PG&E Warns Customers of Increased Scams During Tax and Election Season

SAN FRANCISCO–(BUSINESS WIRE)–Pacific Gas and Electric Company (PG&E) warns its customers to protect
themselves, their families and businesses by increasing their awareness
of potential online and in-person scams. According to the Internal
Revenue Service (IRS) and the nation’s leading credit rating agencies,
scammers take advantage of tax and election season to trick Californians
into giving up their personal and financial information. The IRS
has seen an approximate 400 percent surge
in phishing and malware
incidents so far in the 2016 tax season.

Here in California, recent scams have involved imposters posing as PG&E
employees, including:

  • In-person scammers pretending to be PG&E utility workers and going
    door-to-door in PG&E’s service territory in order to gain entry to
  • Email scammers sending “phishing” emails to PG&E customers, asking
    them to make a payment online.
  • Phone scammers posing as PG&E customer service representatives and
    asking for payment information over the phone.

In all cases, PG&E actively works with law enforcement to help stop any
scam impacting customers. Anyone who has received a call, email or visit
from imposters claiming to be PG&E employees can report it immediately
by calling PG&E at 1-800-PGE-5000.

“Scams of all kinds abound during tax and election season, from people
going door-to-door with fake petitions to email scammers sending out
messages with false tax refund documents. At PG&E, safety and security
is our top priority, and we want to ensure our customers know how to
recognize a legitimate PG&E contact. Awareness is the best defense, so
we are asking our customers to stay alert and contact us if anything
seems suspicious,” said Laurie Giammona, Senior Vice President and Chief
Customer Officer.

Stop Scammers in Their Tracks

PG&E offers the following tips to help protect customers from scams:

  • Always ask for identification before allowing anyone claiming to be a
    PG&E representative inside your home. PG&E employees always carry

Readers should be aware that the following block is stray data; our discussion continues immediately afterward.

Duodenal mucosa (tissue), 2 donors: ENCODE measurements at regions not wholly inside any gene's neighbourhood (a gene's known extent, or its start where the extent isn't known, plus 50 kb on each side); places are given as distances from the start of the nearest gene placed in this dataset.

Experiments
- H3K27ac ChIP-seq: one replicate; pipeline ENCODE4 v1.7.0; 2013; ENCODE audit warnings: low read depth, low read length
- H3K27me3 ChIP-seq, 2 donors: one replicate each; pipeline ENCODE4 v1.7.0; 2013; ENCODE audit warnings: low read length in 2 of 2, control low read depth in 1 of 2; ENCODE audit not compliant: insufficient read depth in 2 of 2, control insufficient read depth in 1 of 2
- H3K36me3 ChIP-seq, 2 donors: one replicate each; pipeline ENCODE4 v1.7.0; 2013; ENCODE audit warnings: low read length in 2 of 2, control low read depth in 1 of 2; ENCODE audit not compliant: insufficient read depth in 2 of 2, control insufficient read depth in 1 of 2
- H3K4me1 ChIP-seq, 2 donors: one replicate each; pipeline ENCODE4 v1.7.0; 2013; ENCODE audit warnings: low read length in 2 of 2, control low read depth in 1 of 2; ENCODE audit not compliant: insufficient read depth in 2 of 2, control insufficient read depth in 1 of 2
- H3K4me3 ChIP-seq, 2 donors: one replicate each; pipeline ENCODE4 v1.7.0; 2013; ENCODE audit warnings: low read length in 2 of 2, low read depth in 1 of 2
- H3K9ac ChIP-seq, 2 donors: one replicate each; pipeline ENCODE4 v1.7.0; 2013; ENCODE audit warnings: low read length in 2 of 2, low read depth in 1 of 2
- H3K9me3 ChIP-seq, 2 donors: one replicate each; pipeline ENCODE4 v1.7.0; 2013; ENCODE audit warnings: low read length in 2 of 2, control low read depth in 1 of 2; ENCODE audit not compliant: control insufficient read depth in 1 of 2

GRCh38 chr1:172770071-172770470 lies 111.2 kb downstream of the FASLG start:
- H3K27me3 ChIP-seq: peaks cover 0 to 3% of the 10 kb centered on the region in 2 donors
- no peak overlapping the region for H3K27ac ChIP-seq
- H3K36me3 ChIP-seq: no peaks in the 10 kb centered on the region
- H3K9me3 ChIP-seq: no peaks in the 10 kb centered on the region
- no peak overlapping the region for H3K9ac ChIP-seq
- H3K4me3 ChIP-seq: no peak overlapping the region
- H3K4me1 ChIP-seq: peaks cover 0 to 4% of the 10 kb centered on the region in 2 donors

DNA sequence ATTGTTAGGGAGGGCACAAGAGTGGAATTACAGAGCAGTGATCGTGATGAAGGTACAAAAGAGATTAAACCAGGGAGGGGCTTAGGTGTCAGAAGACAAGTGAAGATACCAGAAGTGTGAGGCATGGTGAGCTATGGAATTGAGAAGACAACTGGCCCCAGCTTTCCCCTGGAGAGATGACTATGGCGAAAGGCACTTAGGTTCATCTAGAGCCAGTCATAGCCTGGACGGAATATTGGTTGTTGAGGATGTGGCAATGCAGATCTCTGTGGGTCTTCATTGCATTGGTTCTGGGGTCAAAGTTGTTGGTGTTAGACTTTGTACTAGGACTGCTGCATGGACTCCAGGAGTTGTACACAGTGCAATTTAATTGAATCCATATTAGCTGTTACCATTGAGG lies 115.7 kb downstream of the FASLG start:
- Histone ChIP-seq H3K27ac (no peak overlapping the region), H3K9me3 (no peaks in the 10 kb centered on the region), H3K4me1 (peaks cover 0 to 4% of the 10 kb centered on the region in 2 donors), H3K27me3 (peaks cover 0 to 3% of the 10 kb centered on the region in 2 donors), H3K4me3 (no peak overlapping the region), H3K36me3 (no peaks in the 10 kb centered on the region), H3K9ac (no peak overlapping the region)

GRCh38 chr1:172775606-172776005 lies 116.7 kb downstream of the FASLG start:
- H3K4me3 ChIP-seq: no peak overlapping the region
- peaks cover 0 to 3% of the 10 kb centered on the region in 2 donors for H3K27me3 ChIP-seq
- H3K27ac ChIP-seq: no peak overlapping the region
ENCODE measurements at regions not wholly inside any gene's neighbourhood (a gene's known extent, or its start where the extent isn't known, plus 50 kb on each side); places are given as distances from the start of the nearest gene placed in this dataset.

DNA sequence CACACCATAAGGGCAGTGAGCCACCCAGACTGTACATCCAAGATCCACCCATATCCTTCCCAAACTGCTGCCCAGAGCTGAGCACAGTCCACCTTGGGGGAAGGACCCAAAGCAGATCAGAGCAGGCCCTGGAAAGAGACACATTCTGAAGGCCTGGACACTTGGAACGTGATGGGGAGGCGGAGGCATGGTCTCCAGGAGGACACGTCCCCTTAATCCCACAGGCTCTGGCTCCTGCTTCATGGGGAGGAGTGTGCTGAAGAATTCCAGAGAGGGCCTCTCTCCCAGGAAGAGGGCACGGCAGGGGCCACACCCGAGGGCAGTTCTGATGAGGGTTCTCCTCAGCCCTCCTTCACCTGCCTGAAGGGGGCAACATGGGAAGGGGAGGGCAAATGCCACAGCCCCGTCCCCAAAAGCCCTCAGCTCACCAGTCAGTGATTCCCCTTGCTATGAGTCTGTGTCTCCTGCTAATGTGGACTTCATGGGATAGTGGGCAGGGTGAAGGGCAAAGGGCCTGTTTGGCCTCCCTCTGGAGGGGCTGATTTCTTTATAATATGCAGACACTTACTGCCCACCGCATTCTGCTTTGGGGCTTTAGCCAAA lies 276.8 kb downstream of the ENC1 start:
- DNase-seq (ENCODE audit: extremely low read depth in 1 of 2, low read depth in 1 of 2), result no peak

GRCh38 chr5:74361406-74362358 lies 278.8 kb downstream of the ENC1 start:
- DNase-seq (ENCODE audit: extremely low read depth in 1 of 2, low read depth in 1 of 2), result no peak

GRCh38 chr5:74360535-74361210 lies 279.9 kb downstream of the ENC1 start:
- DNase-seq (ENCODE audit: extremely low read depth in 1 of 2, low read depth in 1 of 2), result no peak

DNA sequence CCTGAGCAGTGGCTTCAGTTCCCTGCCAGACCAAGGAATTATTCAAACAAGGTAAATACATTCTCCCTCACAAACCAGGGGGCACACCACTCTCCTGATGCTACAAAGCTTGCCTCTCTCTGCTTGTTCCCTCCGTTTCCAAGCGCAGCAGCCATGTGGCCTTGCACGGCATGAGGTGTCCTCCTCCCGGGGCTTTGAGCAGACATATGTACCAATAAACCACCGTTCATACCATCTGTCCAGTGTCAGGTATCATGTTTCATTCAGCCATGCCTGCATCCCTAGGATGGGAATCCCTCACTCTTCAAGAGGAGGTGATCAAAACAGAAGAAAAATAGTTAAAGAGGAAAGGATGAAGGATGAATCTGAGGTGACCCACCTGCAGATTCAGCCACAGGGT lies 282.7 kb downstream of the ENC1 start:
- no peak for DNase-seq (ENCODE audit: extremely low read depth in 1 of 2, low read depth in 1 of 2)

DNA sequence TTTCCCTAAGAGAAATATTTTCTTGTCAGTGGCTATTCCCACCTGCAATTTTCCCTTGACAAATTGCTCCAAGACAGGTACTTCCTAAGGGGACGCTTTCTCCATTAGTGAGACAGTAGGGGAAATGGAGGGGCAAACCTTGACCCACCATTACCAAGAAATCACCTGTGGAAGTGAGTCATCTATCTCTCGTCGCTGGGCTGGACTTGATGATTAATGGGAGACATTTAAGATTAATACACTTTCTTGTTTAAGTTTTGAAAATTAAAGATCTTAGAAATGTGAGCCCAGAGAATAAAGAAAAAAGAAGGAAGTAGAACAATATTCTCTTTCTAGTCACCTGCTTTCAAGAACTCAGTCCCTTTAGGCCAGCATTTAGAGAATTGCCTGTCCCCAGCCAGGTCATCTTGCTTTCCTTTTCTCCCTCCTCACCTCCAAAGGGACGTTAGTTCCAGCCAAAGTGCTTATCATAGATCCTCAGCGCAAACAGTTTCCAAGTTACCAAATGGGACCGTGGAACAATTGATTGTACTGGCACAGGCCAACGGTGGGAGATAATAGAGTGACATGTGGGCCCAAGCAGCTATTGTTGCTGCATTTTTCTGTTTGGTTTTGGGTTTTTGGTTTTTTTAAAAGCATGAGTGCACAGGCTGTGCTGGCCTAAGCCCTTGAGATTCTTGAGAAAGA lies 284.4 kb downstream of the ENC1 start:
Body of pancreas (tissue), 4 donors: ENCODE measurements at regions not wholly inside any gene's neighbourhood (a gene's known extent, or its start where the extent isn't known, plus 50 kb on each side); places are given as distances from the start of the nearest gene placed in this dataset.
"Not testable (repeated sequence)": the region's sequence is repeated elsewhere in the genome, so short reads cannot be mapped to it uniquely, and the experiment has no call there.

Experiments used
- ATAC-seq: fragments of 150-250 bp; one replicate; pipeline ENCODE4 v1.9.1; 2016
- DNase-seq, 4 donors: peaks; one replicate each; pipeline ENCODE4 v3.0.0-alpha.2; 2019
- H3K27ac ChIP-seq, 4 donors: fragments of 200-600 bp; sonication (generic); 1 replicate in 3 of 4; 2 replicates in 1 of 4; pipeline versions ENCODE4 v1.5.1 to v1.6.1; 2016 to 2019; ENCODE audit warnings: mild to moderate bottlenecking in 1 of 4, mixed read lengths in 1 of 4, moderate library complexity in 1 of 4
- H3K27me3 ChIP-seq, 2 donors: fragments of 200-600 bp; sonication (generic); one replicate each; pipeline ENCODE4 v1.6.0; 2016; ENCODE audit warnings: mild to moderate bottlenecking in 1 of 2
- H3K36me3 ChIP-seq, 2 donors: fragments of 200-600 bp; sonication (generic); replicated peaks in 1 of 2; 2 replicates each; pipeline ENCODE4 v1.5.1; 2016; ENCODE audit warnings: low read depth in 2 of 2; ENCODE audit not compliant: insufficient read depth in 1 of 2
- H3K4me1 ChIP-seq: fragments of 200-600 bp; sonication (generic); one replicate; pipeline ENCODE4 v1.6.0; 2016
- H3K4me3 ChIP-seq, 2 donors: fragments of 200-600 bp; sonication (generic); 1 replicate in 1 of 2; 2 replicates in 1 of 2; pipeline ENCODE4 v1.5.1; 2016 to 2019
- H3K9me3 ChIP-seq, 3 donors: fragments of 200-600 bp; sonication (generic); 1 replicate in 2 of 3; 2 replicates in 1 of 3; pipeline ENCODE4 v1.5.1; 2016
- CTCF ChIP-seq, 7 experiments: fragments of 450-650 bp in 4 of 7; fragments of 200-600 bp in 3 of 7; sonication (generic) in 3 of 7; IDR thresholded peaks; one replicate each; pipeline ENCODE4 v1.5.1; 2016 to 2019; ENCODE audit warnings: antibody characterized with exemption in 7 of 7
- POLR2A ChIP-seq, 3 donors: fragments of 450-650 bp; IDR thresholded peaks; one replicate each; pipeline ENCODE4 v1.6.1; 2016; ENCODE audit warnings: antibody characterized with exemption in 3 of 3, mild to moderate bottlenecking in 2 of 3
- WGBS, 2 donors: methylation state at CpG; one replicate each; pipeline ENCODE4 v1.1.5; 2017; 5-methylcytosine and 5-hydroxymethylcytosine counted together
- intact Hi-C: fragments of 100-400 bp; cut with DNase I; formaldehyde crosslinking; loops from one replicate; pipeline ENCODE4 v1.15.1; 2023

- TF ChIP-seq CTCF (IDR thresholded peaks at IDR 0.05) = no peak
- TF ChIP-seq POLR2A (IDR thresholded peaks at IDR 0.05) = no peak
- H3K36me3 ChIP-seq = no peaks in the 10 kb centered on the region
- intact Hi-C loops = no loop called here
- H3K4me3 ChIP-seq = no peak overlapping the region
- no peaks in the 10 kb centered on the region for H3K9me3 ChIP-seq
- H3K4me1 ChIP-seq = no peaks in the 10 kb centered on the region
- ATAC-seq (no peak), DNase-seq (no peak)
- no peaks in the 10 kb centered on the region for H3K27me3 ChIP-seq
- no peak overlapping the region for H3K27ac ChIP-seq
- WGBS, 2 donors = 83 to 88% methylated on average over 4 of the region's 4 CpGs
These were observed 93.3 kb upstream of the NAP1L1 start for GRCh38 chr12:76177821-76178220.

their identification and are always willing to show it to you.
  • Remember that if you have an appointment with PG&E, you will receive
    an automated call within 48 hours prior to a scheduled visit, or a
    personal call from a PG&E gas service representative prior to a
    scheduled visit.
  • PG&E’s Credit Department will not ask for personal information or a
    credit card number over the phone.
  • If you have concerns about the legitimacy of a phone call about a past
    due bill, a service request or a request for personal information,
    hang up and call PG&E at 1-800-PGE-5000.
  • Be cautious if you receive an unexpected email that claims to be from
    PG&E. Do not click on any links or provide any personal information,
    and call 1-800-PGE-5000 instead.

“Online scammers are getting more and more sophisticated every day. From
phishing emails to fake postings on social media, cyber-criminals are
constantly finding new ways to separate us from our personal
information. At PG&E, we’re asking our customers to practice good
cyber-awareness and to call us directly if they receive any suspicious
online communications claiming to be from PG&E,” said Karen Austin,
Senior Vice President and Chief Information Officer.

About PG&E

Pacific Gas and Electric Company, a subsidiary of PG&E
(NYSE:PCG), is one of the largest combined natural gas
and electric utilities in the United States. Based in San Francisco,
with more than 20,000 employees, the company delivers some of the
nation’s cleanest energy to nearly 16 million people in Northern and
Central California. For more information, visit


Pacific Gas and Electric Company
Jody Fox, 415-973-5930